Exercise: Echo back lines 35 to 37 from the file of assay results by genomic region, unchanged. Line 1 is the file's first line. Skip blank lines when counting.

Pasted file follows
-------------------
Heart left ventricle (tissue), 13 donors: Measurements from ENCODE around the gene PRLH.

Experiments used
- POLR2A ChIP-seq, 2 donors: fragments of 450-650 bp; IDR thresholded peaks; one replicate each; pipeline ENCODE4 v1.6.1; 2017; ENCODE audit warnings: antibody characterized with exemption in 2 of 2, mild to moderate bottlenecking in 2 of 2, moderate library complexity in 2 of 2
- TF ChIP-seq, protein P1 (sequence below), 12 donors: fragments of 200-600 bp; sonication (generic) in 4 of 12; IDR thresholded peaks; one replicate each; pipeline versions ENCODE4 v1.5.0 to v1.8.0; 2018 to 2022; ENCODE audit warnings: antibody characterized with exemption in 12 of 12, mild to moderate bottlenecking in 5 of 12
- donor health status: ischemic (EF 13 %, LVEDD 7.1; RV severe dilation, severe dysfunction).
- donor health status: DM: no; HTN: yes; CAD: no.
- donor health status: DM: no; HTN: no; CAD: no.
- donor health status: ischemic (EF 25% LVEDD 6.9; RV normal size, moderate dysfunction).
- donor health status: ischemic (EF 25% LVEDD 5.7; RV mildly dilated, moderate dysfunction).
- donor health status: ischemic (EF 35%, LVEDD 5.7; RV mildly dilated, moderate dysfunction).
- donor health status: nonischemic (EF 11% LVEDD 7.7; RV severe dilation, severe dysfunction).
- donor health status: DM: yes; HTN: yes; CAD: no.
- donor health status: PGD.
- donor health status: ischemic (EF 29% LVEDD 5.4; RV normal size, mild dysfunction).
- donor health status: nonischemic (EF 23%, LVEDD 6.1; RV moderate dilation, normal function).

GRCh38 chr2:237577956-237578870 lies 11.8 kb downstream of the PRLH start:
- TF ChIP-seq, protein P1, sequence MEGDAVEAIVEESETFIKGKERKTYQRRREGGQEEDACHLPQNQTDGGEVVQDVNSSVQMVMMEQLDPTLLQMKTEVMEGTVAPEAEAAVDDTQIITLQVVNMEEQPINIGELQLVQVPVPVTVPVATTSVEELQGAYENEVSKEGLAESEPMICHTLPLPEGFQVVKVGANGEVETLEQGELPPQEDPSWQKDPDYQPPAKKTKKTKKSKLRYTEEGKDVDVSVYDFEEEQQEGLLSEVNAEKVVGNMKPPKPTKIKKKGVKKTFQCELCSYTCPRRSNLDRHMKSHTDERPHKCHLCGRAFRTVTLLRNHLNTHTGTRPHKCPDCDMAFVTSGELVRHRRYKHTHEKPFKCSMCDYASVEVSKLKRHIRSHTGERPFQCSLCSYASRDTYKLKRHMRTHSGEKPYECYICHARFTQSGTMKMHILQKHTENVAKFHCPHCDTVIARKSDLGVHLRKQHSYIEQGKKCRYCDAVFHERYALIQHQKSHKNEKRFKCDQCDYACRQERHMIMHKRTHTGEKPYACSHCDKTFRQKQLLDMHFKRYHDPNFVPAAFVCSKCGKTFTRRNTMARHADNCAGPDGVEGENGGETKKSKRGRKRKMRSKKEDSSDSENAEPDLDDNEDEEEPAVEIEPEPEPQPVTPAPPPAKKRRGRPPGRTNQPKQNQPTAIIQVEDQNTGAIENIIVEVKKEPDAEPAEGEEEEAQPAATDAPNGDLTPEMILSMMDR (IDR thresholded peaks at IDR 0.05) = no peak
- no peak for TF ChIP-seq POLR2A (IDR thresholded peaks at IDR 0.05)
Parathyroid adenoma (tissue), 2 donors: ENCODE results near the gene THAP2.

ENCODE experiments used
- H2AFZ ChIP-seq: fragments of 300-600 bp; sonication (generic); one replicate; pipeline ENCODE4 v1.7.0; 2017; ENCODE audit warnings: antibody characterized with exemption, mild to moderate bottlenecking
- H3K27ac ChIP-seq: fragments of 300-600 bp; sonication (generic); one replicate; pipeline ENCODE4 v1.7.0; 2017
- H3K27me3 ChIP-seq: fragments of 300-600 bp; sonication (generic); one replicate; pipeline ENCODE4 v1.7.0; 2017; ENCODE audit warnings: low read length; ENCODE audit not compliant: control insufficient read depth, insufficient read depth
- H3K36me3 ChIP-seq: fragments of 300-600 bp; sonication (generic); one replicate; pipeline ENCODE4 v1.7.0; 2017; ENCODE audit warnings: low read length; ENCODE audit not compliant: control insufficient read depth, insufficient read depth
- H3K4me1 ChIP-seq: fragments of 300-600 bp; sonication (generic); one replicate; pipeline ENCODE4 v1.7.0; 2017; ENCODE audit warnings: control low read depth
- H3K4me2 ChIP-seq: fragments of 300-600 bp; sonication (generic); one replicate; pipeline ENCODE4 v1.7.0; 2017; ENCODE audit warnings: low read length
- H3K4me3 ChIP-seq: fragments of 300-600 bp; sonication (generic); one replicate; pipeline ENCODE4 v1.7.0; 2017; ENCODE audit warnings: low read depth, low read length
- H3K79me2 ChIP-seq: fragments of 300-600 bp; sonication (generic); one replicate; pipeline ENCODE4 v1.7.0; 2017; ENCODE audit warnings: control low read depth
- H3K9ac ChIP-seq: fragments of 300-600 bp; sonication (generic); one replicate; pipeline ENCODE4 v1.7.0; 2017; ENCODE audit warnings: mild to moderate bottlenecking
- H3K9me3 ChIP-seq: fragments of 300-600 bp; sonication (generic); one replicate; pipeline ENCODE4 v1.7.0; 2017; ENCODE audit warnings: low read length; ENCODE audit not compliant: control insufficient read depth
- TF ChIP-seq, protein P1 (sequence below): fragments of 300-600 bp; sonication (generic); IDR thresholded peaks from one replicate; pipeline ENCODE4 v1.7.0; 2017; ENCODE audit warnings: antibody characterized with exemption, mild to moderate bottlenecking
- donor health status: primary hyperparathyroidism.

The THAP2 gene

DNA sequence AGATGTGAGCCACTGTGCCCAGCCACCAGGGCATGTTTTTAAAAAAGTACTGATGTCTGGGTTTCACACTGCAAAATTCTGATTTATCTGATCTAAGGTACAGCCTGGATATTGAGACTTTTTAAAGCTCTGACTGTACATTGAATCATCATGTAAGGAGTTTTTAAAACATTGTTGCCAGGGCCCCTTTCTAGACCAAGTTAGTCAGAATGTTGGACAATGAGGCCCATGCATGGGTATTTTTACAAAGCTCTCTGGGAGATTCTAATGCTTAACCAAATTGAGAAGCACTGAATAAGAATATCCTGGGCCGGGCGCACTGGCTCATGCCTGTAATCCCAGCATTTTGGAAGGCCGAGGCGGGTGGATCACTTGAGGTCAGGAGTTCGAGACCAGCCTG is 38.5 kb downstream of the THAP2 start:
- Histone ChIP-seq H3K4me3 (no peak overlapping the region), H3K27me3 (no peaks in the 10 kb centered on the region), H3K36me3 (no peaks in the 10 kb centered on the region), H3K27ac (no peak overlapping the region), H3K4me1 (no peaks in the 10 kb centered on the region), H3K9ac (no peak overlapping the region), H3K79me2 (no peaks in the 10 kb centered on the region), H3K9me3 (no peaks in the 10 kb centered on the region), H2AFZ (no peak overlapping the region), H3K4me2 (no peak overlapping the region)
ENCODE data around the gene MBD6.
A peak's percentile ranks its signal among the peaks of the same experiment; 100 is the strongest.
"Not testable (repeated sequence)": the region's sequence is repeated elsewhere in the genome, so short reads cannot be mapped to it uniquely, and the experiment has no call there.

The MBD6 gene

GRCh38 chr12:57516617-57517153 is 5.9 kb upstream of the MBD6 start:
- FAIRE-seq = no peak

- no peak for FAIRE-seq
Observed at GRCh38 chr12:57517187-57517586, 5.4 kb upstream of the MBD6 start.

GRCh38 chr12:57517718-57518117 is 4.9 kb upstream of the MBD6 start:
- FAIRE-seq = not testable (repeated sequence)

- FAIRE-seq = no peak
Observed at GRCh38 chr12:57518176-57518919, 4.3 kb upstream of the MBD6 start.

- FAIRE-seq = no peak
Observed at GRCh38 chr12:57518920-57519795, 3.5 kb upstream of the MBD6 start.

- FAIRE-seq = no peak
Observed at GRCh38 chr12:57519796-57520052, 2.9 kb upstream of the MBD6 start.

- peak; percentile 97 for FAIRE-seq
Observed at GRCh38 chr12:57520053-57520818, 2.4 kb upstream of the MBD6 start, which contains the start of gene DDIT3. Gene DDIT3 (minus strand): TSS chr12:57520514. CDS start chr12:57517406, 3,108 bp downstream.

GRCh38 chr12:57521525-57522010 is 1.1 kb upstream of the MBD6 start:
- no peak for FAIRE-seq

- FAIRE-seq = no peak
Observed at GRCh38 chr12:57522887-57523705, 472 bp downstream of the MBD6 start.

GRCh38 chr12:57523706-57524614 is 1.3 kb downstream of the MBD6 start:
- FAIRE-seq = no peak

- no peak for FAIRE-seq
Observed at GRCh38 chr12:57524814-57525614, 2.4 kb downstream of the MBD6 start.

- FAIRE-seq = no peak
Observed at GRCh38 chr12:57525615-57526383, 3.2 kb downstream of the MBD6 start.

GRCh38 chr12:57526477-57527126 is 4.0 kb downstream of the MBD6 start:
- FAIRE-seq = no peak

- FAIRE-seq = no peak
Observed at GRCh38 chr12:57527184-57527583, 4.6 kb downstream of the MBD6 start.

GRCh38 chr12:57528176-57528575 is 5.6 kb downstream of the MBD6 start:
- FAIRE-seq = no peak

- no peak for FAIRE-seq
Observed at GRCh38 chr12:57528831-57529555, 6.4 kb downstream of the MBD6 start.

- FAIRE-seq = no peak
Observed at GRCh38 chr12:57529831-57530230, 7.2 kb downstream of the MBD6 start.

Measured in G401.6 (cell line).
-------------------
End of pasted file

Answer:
- Histone ChIP-seq H3K4me3 (no peak overlapping the region), H3K27me3 (no peaks in the 10 kb centered on the region), H3K36me3 (no peaks in the 10 kb centered on the region), H3K27ac (no peak overlapping the region), H3K4me1 (no peaks in the 10 kb centered on the region), H3K9ac (no peak overlapping the region), H3K79me2 (no peaks in the 10 kb centered on the region), H3K9me3 (no peaks in the 10 kb centered on the region), H2AFZ (no peak overlapping the region), H3K4me2 (no peak overlapping the region)
ENCODE data around the gene MBD6.
A peak's percentile ranks its signal among the peaks of the same experiment; 100 is the strongest.